Does Africa need foreign help in order to stimulate economic growth? Yes, it does, as a matter of fact quite urgently. Governments of developed and emerging economies may argue that their national companies are involved in various business activities in Africa. The question then is in which African countries and what kind of activities are their national companies engaged in? It is not sufficient to import raw materials from African countries; Africa also needs foreign firms to export their investment capital to Africa. The downstream activities of foreign investors need to play-out on African soil. Excavation and exportation of raw materials from Africa and having them processed outside Africa is a very unfair business arrangement. As long as the processing and marketing activities of raw materials occur outside Africa local economies in Africa will never experience the direct economic benefits of toiling on their land.
Africa however needs to open-up further its borders for investments. Excess investment capital are currently in the hands of new comers to global economic power such as China, Russia and India. It is important that lasting realistic alliances are developed with such nations. Africa also needs to prepare herself for the future. The future where only nations that have gone “green” and are respectful of environmental concerns will be progressive.
Political problems in Africa appear catastrophic because the popular media in the developed economies have shaped it so. Africa needs to use all media tools at its disposal to market the salient aspects of the continent. African leaders also need to get together for a frank talk on politics and the socio-economic instabilities that often originate from bad politicking. Whilst interfering in domestic issues of other nations is discouraged amongst African leaders, it is critical that colleagues whom clearly do not respect the wishes of their citizens are reprimanded. African leaders also need to form meaningful economic alliances amongst their nations. Nations that prove to be bad financial citizens need to be penalized. Africa also needs to formulate contractual policies that make it attractive for foreign investors to bring production capital to a business-safe continent. Contractual policies that penalize both local and foreign companies that err on the rules.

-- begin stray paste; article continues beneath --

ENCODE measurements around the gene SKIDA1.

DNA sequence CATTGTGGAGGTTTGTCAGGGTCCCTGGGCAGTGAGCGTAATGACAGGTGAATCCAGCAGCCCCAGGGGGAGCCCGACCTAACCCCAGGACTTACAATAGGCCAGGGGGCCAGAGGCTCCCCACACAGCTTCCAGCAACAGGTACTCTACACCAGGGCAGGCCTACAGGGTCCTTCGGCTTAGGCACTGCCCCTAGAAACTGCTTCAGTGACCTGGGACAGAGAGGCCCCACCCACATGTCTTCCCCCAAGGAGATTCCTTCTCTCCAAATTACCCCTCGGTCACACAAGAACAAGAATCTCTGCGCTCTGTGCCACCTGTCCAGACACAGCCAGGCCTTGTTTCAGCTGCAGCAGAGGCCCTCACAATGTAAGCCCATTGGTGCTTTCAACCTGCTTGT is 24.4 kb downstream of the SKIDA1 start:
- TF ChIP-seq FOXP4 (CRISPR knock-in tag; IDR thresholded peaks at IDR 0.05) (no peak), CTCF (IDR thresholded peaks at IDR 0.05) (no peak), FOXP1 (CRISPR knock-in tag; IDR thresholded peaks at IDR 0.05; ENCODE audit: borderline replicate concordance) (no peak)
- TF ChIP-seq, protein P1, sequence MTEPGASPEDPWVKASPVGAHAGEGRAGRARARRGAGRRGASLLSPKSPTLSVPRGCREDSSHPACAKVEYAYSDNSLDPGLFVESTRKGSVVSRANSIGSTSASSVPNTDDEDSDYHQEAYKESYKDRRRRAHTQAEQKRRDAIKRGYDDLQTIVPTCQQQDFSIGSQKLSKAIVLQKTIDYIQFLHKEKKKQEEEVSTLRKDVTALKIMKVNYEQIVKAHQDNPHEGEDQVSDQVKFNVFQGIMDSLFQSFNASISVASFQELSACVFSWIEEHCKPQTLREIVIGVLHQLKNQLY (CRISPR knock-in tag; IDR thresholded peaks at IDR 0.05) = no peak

Recent economic indices indicate that there is a marked investment growth in Africa. This however is not entirely true as much of the investment is in labor costs on expatriates at African operational locations. Child mortality, hunger and poverty are still deep seated in African societies. Until clear reductions on the incidence of such socio-economic indicators are recorded it will be premature to tick Africa off as being on the positive side of the economic growth curve. The diagram inserted shows that Africa still lags behind on foreign investment flow.
Africa badly needs an educated population. Innovative business concepts are derived from an informed mind. When only a small fraction of African citizens have access to information, the effort put into executing a successful business idea can be huge.
There is no single solution to the problems which burden the African economy. A basic concept we Africans need to grasp is that good governance, legal institutions for a market economy and the will to succeed, are critical for economic growth in Africa.
Professor Brando Okolo, African Heritage Man of the year 2011 is a full Professor of Materials Science and Engineering at the German University in Cairo – Egypt: Article first published in African Heritage print Magazine 2008 edition